- For article, "Legal Remedies for Computer Abuse," see 21 Ga. St. B.J. 100 (1985). For annual survey of law on labor and employment law, see 62 Mercer L. Rev. 181 (2010). For annual survey on torts, see 64 Mercer L. Rev. 287 (2012).


Evidence sufficient to convict.

- Where an employee had the knowledge of the computer system and the access code for the payroll system that gave the employee the opportunity for committing the crime, and the checks were not received by the payees and reflected on their faces that they were cashed, the jury's conclusion that defendant had accessed the system was supportable as a matter of law. Gordon v. State, 206 Ga. App. 450, 425 S.E.2d 906 (1992).

Testimony showing that defendant used a computer owned by the company with the intention of deleting or removing data from that computer was sufficient evidence to allow a reasonable trier of fact to find that a computer trespass had occurred. Fugarino v. State, 243 Ga. App. 268, 531 S.E.2d 187 (2000).

Defendant was properly convicted of computer theft under O.C.G.A. § 16-9-93 because the defendant copied homeowner association data from the computer of the defendant's employer without authority under O.C.G.A. § 16-9-92(18), and the defendant had the intent of appropriating that information for the defendant's own use in the defendant's new business. DuCom v. State, 288 Ga. App. 555, 654 S.E.2d 670 (2007), cert. denied, No. S08C0598, 2008 Ga. LEXIS 383 (Ga. 2008).

Contrary to the defendant's assertion on appeal that the state did not prove intent to appropriate, the state established that by entering passing grades for classes the defendant failed, the defendant appropriated $5,700 of National Guard funds without authority or right for the defendant's exclusive use by eliminating the debt the defendant owed to the National Guard. Countryman v. State, 355 Ga. App. 573, 845 S.E.2d 312 (2020).

Evidence sufficient to convict when employee tampered with supervisor's email.

- Evidence was sufficient to convict the defendant of computer trespass by obstructing and interfering with data from a computer because the defendant, an employee of the city, altered the city's computer network to cause the defendant's supervisor's work incoming email to be copied and forwarded to the defendant's personal, non-official email account; the defendant did not have authority or permission to forward the supervisor's email; and, at the relevant time frame, the defendant was the only city employee besides the supervisor who had the requisite network access to cause the supervisor's email to be forwarded to the defendant, and the defendant did not dispute that the destination account was the defendant's personal account. Kinslow v. State, 353 Ga. App. 839, 839 S.E.2d 660 (2020).

Claim did not state a violation.

- Customer was granted a summary judgment as to a copyright owner's claims of violations of the Georgia Computer Systems Protection Act, O.C.G.A. § 16-9-90 et seq., because the Act was not broad enough to cover the actions alleged in that there was no allegation that an appropriation of the owner's intellectual property was achieved by unauthorized use of a computer under O.C.G.A. § 16-9-93(a) and the owner did not allege that the customer used the owner's name on the Internet for the purpose of falsely identifying itself to make O.C.G.A. § 16-9-93.1 applicable. SCQuARE Int'l, Ltd. v. BBDO Atlanta, Inc., 455 F. Supp. 2d 1347 (N.D. Ga. 2006).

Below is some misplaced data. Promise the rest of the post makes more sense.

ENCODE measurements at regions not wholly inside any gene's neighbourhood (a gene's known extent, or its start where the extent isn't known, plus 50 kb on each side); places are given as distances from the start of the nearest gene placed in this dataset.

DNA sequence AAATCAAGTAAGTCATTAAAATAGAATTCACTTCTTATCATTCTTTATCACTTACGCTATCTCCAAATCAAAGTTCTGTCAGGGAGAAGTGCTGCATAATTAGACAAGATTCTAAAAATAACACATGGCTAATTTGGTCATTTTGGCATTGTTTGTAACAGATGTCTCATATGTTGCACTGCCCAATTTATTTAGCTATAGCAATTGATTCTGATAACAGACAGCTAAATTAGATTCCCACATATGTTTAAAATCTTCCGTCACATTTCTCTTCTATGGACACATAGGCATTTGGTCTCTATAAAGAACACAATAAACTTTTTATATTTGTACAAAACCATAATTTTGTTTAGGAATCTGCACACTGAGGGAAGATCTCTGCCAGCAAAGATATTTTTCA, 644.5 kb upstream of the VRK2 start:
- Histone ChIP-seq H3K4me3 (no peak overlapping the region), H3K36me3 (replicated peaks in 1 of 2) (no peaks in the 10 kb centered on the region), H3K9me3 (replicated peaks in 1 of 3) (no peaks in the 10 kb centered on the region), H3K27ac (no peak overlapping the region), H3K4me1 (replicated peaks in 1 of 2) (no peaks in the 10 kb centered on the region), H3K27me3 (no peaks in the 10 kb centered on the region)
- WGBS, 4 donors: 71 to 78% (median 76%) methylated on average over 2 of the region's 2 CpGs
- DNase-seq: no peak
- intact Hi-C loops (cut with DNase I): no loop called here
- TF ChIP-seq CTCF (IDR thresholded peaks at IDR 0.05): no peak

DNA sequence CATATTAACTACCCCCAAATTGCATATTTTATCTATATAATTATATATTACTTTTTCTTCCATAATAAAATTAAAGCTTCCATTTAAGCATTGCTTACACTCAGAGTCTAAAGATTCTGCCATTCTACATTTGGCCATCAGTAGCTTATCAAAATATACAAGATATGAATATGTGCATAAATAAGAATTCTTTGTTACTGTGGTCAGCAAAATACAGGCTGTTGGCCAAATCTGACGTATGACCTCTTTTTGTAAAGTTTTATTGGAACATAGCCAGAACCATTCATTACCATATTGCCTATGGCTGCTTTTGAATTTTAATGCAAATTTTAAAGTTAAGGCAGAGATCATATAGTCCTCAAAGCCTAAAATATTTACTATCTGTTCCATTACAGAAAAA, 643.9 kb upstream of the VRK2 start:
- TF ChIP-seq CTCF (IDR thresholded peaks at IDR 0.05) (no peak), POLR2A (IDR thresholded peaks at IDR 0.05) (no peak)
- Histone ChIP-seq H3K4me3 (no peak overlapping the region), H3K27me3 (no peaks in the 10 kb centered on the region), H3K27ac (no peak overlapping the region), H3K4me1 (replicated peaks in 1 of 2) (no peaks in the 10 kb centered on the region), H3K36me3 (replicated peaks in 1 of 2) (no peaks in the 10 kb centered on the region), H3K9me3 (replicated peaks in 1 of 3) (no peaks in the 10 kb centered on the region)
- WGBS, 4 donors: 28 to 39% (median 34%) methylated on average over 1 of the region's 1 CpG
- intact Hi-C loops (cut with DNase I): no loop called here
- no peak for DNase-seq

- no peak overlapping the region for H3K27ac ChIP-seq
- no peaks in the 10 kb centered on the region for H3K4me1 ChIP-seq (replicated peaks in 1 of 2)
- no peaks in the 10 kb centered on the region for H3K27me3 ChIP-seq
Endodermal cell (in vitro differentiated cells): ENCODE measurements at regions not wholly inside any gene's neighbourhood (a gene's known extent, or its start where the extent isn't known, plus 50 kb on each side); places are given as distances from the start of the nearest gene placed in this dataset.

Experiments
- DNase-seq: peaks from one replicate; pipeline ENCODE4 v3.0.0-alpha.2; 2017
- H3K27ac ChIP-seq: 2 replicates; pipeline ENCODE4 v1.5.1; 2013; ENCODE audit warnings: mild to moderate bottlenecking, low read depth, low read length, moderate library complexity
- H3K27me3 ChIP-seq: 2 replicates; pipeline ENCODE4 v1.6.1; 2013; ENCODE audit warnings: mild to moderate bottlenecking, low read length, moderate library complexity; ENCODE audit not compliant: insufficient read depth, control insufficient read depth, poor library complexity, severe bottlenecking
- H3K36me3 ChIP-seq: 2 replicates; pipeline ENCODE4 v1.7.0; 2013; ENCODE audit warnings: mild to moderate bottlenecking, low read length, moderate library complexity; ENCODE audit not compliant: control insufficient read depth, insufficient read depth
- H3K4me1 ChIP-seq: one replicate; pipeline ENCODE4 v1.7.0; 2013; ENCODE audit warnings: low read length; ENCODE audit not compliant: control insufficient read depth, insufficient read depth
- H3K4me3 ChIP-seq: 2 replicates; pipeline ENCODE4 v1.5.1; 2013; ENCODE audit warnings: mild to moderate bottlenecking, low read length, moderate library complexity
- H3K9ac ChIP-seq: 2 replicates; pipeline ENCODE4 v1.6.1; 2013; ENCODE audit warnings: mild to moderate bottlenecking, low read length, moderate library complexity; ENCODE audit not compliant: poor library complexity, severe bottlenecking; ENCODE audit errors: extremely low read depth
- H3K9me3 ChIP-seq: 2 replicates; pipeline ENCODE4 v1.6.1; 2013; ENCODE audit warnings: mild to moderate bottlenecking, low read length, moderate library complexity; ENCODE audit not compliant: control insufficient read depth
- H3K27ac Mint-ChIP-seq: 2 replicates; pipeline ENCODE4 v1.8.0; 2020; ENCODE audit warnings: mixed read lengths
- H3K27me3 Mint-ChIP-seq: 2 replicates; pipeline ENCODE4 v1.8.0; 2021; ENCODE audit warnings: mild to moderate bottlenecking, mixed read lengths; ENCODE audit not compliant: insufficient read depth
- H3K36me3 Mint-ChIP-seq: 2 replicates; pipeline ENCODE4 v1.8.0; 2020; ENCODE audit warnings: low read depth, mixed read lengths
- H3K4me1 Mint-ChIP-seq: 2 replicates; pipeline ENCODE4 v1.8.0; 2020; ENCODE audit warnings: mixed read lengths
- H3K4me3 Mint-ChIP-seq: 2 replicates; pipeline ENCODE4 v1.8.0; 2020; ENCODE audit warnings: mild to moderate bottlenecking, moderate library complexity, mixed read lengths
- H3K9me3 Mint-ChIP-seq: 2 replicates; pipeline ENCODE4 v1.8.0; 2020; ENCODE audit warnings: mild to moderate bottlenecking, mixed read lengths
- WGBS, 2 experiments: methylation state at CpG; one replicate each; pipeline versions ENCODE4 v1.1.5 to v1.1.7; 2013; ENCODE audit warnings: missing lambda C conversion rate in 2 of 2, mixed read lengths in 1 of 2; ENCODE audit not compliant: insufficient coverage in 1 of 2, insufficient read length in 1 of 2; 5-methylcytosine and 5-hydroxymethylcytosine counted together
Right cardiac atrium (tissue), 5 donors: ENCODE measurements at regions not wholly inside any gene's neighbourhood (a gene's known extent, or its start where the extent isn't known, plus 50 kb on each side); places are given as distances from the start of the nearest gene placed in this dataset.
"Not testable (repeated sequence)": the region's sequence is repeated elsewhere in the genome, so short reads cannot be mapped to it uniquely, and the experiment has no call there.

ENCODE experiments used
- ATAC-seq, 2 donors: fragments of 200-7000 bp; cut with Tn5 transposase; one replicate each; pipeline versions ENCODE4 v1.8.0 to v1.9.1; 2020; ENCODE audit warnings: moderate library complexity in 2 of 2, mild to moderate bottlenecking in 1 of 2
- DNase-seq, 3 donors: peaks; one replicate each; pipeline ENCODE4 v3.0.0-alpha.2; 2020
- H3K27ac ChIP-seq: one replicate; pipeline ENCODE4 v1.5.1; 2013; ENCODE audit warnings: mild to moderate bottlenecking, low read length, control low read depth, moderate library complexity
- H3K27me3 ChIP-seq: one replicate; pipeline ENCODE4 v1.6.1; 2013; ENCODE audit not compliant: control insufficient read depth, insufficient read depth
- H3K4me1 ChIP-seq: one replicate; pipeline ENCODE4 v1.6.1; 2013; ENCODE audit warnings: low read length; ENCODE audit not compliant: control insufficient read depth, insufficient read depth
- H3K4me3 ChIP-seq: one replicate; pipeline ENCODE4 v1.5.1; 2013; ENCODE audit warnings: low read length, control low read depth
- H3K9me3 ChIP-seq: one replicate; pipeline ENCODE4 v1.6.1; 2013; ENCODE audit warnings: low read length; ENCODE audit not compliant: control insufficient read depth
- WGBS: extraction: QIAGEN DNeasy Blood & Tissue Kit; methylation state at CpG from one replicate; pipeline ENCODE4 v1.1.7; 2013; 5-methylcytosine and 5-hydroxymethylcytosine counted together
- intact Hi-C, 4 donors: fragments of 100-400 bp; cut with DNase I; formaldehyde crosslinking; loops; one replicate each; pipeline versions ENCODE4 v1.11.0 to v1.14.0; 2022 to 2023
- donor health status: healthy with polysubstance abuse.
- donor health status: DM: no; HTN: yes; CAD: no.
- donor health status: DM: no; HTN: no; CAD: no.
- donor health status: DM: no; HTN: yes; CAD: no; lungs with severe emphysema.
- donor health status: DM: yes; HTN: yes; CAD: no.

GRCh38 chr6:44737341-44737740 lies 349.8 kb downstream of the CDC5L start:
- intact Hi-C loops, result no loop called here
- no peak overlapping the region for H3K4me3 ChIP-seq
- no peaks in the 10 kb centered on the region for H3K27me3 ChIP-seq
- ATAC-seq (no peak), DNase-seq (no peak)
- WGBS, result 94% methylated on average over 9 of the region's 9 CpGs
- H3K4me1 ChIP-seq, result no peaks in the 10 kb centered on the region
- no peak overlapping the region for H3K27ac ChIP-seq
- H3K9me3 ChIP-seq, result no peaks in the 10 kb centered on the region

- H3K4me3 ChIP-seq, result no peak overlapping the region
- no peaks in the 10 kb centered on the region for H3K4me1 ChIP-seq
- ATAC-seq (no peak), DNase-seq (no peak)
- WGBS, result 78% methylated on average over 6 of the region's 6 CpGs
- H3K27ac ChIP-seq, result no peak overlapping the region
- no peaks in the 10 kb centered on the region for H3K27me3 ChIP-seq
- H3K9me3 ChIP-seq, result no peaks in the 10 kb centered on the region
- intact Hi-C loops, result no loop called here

Because the former employer did not allege that the former employees changed the location of the files or otherwise disposed of the files, and the plain language of O.C.G.A. § 16-9-93(b) contemplated a temporary or permanent elimination of files or a temporary or permanent change of the file locations, the employer did not assert a claim for computer trespass under O.C.G.A. § 16-9-93(b). Vurv Tech. LLC v. Kenexa Corp., F. Supp. 2d (N.D. Ga. July 20, 2009).

Trial court did not err in denying a former employee's claims under the Georgia Computer Systems Protection Act, O.C.G.A. § 16-9-93, because the actions of a former employer's president in perusing the employee's email on the computer that the employee used in conducting business for the employer were not taken without authority; the president had authority to inspect the employee's computer pursuant to the computer usage policy contained in the employee manual, which the employee had agreed to abide by when the employee started work with the employer, and the president acted in order to obtain evidence in connection with an investigation of improper employee behavior. Sitton v. Print Direction, Inc., 312 Ga. App. 365, 718 S.E.2d 532 (2011).

Former employee was not guilty of computer theft when the employee accessed clients' tax returns through a client portal, not though the network, using passwords obtained from the clients. Drawdy CPA Servs., P.C. v. N. GA CPA Servs., P.C., 320 Ga. App. 759, 740 S.E.2d 712 (2013).